Amtrak, devastated by COVID, states solid case for why it could play big part in recovery

It’s easy to rattle off all the ways Amtrak can help restore and rebuild the economy along the Northeast Corridor.

Chairman Tony Coscia said investments are not only good for producing jobs, but they will go a long way to improve safety and reliability.

“We have identified for Congress over $5 billion of additional investments that we think will play a critical role in allowing Amtrak to realize the potential that it has as a contributor to the nation’s transportation system,” Coscia said. “And, as a result of that, it will be a significant contributor to the important recovery effort that we know will follow this pandemic. And we believe it will be responsible for participating in the creation of thousands of jobs in that process.”

CEO Bill Flynn said Amtrak service will aid in another area: sustainability.

“As we look to the future, sustainability remains of utmost importance, and we believe that an expanded Amtrak service is essential to decarbonizing our transportation network, which generates roughly 28% of U.S. annual carbon emissions,” he said. “Cars and trucks are responsible for nearly 82% of those emissions. We need passenger rail alternatives throughout the nation. As we enter our 50th year of service, we stand ready to play an important role in helping our nation recover and grow for the future.”

Tony Coscia. (File photo)

Amtrak Senior Executive Vice President Stephen Gardner then offered this: There’s never been a better time to invest — because Amtrak can get any capital improvement work done faster due to the drop in use.

Gardner said a recent tunnel project in Baltimore took months — instead of years — to complete.

“With reduced levels of trains and passengers, we can get more work accomplished,” he said. “So, it’s a great time to invest. We can do the work efficiently, keep people working and make investments that will allow us to recover and provide even better service when we’re through the pandemic.”

There’s just one problem: money. Everyone needs it.

The Amtrak officials stated their case on their annual fiscal year-end call. Some of the numbers were as bad as you might expect.

Ridership, which dropped almost overnight by 97%, is only back up to 25% of pre-pandemic levels. Coscia said it’s forecast to be no greater than 37% for the rest of fiscal year 2021.

Amtrak provided for 16.8 million customer trips in fiscal year 2020 — that’s a year-over-year decrease of over 15 million passengers. And that comes despite the fact Amtrak was seeing record ridership in the first six months of the year.

Coscia said operating earnings will result in a just over $800 million operating loss for the year — on a total operating revenue of $2.3 billion, which represents a nearly 32% decrease from fiscal year 2019.

It’s not good.

Coscia and his team are hopeful, though. And there are some things to be hopeful about.

For one, the leadership team and mission has been rebuilt in recent years. Had the pandemic not hit, Amtrak was on pace to have a break-even year while making record capital investment.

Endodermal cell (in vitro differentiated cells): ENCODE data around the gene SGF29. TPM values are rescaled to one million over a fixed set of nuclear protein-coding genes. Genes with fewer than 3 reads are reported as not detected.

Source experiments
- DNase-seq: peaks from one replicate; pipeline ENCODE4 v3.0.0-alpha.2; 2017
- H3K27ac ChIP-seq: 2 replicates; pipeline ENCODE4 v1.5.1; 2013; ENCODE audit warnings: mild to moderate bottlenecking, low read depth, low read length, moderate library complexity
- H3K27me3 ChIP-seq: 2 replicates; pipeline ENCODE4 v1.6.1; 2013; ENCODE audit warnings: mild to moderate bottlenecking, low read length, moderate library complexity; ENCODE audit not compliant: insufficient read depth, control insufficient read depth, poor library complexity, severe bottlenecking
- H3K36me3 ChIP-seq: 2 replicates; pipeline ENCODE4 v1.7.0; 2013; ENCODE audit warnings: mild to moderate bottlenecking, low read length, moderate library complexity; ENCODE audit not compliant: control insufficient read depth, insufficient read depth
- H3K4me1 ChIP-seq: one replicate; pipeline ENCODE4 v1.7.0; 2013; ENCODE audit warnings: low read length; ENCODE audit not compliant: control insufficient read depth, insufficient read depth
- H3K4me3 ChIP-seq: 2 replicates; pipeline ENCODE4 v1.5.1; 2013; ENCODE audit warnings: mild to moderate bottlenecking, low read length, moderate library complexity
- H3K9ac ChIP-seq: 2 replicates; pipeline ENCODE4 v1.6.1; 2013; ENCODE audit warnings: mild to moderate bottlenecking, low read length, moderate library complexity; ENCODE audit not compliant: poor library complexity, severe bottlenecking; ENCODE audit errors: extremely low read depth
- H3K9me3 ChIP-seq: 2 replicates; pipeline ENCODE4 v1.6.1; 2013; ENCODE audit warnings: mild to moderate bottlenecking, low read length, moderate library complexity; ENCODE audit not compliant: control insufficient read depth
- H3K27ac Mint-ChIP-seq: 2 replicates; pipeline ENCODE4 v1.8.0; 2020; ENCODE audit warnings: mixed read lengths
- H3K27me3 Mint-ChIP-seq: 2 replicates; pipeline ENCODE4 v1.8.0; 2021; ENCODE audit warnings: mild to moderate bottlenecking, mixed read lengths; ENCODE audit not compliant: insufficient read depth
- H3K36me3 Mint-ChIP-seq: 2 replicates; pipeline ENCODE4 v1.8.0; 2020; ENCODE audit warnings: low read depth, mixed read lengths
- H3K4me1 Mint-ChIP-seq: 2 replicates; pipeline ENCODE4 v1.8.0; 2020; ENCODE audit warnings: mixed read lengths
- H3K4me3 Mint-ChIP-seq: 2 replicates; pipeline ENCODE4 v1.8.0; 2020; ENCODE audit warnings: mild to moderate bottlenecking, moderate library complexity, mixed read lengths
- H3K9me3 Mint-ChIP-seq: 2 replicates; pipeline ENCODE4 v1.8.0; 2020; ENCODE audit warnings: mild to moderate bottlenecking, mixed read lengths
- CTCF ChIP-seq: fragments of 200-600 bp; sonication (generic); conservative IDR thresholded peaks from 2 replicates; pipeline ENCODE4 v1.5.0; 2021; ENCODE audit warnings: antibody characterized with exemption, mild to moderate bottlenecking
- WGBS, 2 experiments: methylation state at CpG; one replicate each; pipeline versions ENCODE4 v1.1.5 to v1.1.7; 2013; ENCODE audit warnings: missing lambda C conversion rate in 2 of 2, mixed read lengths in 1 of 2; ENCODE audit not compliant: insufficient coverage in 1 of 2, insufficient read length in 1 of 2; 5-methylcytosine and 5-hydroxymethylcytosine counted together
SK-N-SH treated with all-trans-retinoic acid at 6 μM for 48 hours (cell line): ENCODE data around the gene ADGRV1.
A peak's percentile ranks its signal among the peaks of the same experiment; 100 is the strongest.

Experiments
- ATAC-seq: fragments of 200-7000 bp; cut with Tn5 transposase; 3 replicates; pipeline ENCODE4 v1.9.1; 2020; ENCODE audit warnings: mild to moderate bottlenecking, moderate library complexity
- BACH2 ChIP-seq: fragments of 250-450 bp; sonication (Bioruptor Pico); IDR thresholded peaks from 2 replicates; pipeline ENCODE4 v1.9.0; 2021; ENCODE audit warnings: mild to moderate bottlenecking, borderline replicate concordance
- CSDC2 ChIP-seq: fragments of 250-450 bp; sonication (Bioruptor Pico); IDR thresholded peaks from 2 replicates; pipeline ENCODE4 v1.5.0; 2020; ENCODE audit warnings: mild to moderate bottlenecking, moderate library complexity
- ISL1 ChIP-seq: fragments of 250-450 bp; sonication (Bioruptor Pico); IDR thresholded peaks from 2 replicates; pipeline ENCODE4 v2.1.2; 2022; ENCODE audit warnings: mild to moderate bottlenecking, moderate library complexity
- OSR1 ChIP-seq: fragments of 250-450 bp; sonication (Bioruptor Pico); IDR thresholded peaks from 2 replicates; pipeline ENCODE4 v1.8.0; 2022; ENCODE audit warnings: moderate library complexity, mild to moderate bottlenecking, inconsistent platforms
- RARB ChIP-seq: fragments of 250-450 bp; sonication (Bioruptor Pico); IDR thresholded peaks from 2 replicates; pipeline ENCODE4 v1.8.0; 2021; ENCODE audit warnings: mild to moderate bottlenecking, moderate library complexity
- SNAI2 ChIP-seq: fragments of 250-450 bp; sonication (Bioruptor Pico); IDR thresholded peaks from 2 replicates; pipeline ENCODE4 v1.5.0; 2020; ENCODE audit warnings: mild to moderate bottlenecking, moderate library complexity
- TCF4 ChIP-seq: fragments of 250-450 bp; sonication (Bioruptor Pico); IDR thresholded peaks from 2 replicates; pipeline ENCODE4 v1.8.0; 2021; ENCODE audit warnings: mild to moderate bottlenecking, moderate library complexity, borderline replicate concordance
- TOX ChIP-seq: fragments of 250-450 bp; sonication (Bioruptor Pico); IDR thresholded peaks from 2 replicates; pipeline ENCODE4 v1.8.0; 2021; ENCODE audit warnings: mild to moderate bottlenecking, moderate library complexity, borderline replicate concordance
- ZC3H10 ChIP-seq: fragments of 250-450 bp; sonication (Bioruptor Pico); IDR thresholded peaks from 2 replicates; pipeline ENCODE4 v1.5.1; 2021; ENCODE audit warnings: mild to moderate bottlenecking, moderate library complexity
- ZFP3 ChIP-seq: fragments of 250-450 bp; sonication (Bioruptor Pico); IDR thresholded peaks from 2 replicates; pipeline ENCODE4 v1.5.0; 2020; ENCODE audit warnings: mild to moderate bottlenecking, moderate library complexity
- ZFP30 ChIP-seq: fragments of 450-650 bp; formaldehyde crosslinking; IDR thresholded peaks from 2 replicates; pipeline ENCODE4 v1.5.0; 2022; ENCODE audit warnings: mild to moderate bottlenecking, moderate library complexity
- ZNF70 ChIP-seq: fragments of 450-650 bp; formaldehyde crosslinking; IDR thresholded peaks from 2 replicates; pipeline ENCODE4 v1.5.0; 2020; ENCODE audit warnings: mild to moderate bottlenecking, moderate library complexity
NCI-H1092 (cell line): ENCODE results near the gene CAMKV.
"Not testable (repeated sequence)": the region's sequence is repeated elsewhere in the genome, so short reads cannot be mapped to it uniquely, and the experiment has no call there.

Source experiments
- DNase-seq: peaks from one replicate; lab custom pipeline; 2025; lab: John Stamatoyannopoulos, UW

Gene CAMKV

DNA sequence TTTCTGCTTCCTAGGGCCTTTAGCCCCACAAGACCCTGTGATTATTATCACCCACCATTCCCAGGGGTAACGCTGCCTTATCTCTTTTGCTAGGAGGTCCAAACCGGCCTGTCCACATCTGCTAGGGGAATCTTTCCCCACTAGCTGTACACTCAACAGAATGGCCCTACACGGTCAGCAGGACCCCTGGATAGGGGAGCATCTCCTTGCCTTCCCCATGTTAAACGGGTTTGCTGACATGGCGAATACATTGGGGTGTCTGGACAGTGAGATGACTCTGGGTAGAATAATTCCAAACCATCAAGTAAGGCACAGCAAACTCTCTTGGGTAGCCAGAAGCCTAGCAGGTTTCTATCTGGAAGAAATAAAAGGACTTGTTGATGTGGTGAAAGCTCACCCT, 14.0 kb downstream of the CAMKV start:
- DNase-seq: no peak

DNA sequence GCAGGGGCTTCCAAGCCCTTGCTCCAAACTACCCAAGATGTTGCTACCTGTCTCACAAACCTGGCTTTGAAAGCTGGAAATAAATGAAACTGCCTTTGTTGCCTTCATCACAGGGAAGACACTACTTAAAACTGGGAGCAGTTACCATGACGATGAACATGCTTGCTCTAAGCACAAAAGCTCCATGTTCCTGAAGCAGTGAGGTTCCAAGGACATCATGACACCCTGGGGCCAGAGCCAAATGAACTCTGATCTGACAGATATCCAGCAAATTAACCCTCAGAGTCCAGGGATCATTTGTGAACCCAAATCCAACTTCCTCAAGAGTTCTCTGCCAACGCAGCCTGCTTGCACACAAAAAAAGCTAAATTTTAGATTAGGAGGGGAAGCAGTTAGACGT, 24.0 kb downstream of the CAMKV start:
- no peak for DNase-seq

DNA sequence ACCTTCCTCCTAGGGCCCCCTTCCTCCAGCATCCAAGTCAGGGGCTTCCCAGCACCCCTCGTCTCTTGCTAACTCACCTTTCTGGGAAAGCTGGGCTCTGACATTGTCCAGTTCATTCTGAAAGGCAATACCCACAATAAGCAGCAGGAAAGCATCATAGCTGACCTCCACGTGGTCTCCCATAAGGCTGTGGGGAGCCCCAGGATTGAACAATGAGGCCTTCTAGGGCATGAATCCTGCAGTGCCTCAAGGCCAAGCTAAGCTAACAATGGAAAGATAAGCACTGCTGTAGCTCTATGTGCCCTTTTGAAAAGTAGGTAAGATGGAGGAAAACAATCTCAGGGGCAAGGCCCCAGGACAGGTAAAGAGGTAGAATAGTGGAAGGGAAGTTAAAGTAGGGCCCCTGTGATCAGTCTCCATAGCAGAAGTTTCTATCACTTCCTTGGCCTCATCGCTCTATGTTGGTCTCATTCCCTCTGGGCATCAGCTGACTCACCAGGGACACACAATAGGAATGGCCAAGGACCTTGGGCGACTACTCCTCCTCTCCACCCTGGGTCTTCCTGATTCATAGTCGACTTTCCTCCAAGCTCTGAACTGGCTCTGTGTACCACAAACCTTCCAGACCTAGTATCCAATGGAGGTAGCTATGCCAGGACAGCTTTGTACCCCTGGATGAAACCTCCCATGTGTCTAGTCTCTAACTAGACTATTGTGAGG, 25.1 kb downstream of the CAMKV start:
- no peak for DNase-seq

Coscia said the team that led Amtrak to that moment is one to bet on going forward.

“At the start of the year, it was clear that our enhancements were working, our customers were giving us very strong, direct feedback,” he said. “And, in many ways, I think all the work that was done at Amtrak in the timeframe preceding the pandemic put the company in the position to be strong enough to deal with the historic challenge that we faced.”

Amtrak, like so many others, has had a large number of furloughs — with thousands more workers facing a similar fate.

Flynn said investment would prevent more furloughs — and enable Amtrak to bring employees back.

“As we turn our attention to fiscal year 2021, we now anticipate needing up to $4.9 billion in funding to support the company and our employees through this unprecedented situation,” he said. “A critical component of the loss of ridership that we’ve experienced over these past eight months is indeed the loss of revenue and the significant impact that it had on our company.

“Currently, we’ve had to additionally update our capital and operating plans as a result of the current short-term continuing resolution that’s in place and is right now going to expire in a few weeks. So, our goal now is to minimize further impact on our customers and employees. However, if the level of funding is extended beyond December of 2020, and supplemental funding isn’t provided, we’re going to be unable to avoid taking further difficult actions that could have longer lasting effects on our Northeast Corridor infrastructure, and the National Rail system.”

The hope is that Congress will agree. The hope is that the incoming administration — President-elect Joe Biden and Vice President-elect Kamala Harris — will be friendlier to the corridor that is so vital to New Jersey.

Amtrak certainly feels it can count on support from Biden, who may be its most famous passenger, having used Amtrak for years to commute to D.C. from Delaware.

“We received very encouraging signs from comments that have been made during the transition process, and also comments that were made during the course of the campaign,” Coscia said. “We’ve got lots of reasons for optimism for why this next administration will be a great partner.”

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